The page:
I’m always trying to think of ways to bring the Little Engineer’s favorite indoor activities and toys outside. I’ve wanted to make a “train garden” on an outdoor train table for a long time now. But I was always put off by the thought of all the work it would be to design and build one. Until this summer, when I realized that I could make a wooden train garden railway for the Little Engineer without using a single tool. This is a super easy way to bring train play outside, and the results have delighted us both!
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Train Table Guides for Parents and Teachers:
The Little Engineer was two years old when I first got the idea to make an outdoor train table. We had been watching videos of garden railways on YouTube, and I thought it would be fun to have a mini garden railway with wooden trains in our backyard.
I had visions of building a train table that could hold a layer of dirt for planting a landscape. My husband pointed out that we’d need to work in some sort of drainage system. The idea started to sound more complicated than fun.
The next summer, the train garden idea wormed its way back into the forefront of my mind — nudged there, I think, by seeing Fun at Home with Kids’ super cool dinosaur garden — but once again it sounded like a lot of work. And then what would we do with the table when the Little Engineer got too old for it?
This year, the right inspiration finally came to me. I was staring at a few big pots on our deck that were in need of new plants. For the first time, I noticed they were pretty much the perfect height for a train table!
Now, of course, this isn’t really a “table.” But it works pretty much how I imagined my garden train table would work, so I’m okay with that.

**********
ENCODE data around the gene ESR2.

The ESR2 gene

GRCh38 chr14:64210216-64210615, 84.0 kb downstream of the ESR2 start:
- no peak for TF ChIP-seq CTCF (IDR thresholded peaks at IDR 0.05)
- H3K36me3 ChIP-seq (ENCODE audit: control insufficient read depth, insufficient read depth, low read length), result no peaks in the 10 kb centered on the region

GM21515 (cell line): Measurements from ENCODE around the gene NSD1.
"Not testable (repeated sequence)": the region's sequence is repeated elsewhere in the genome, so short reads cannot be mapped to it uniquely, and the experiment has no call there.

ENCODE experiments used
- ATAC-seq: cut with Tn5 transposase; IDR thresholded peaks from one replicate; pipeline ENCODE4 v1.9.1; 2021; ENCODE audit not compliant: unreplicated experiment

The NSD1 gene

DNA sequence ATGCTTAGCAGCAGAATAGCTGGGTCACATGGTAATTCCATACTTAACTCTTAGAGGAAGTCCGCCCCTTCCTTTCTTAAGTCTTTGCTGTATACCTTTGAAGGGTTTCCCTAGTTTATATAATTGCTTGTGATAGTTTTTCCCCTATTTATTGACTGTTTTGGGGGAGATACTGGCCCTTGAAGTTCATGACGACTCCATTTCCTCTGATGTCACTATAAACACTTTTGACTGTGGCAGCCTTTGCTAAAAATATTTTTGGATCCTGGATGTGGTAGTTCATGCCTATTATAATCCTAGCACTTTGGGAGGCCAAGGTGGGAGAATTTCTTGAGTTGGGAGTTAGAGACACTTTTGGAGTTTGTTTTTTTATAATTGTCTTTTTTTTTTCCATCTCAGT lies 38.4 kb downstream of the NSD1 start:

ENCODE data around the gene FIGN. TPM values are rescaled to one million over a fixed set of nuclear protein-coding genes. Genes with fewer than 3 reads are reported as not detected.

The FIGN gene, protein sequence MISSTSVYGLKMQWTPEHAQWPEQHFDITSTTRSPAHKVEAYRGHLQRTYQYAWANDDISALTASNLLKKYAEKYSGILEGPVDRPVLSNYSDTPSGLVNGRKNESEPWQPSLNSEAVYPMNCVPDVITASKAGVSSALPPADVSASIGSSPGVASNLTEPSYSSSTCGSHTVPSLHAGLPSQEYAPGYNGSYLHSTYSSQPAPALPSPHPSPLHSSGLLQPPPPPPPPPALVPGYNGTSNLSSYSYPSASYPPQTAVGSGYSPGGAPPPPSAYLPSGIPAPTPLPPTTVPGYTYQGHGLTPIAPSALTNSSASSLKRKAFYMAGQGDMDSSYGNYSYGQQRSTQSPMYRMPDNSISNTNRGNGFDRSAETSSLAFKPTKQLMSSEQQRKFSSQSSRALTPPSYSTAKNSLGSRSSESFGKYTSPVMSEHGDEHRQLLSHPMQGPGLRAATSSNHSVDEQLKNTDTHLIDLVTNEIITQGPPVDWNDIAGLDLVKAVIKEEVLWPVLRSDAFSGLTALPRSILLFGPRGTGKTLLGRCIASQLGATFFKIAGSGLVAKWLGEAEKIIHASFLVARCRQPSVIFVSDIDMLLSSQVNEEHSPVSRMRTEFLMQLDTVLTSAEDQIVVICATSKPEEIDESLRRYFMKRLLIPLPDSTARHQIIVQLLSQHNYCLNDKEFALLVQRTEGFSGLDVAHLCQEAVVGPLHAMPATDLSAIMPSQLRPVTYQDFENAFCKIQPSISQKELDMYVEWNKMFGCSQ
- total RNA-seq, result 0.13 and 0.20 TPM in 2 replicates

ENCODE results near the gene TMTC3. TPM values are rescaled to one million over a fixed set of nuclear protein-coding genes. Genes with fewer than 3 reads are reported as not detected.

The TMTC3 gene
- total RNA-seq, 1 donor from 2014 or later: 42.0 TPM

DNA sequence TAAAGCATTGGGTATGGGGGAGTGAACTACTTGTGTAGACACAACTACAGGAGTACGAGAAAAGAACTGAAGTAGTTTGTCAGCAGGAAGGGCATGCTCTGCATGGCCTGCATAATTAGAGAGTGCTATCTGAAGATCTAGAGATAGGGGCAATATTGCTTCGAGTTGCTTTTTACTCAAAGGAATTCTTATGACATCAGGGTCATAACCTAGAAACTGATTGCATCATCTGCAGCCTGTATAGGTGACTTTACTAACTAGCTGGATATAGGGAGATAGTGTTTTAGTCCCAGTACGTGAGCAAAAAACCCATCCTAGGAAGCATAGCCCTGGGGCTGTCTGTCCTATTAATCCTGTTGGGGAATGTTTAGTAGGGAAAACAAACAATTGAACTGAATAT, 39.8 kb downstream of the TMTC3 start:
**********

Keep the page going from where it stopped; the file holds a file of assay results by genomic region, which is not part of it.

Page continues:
DIY Outdoor Wooden Train Table How-to
I love that this is a project that anyone can make in an afternoon. I love that it can serve several purposes — already, our train garden has doubled as a bunny garden, and as a place to take pictures of LEGO minifigures. And I love that when the train “table” isn’t in use or is no longer needed, you have potted plants decorating your outdoor space.
- One or more big plant pots
- Lots of planting soil: The pots need to be filled to the top, so it might take more than you think!
- Plants: I picked “steppable” varieties for our plants so that the garden would hold up to being played on with wooden toys. (So far, so good as far as that goes!) For the outer area where the tracks go, I used Scotch and Irish moss, and also some creeping thyme that creeped out of the center where I planted it. You might consider planting herbs in the center of the pots to add another sensory element (look for ones that don’t grow very tall).
- Rocks or other decorative features: We used rocks we already had lying around the backyard. As for other decorative features, check out the list of fairy garden links at the end of the post for plenty of inspiration!
- Wooden train tracks: For one pot, you’ll want eight large curved tracks to make circle. You might be able to add a couple of short straight tracks to make an oval, but I think the circle would look nicer. For the two-pot version, you have more options. We used the figure-8 set from IKEA. I believe that set is only $10, so I figured if it got dirty while we were playing, it wouldn’t be a huge loss, but they’re staying clean enough so far. (I haven’t tried this, but I suspect you could coat the tracks with a non-toxic, glossy indoor/outdoor acrylic finish to make them more outdoor-friendly.) Note: You could also use plastic Trackmaster or Take’n’Play track and trains in these gardens.
- Suretrack clips or no-residue duct tape: This is really helpful for keeping the tracks together on the moss, and over any uneven areas in the pots.
- Wooden trains: Any trains will do, but it’s fun to have freight cars to pull stuff around the railway. (The cute little engine in these photos is Jack from the Bigjigs Rail Heritage Collection, and the freight cars come from various Thomas Wooden Railway cargo sets.)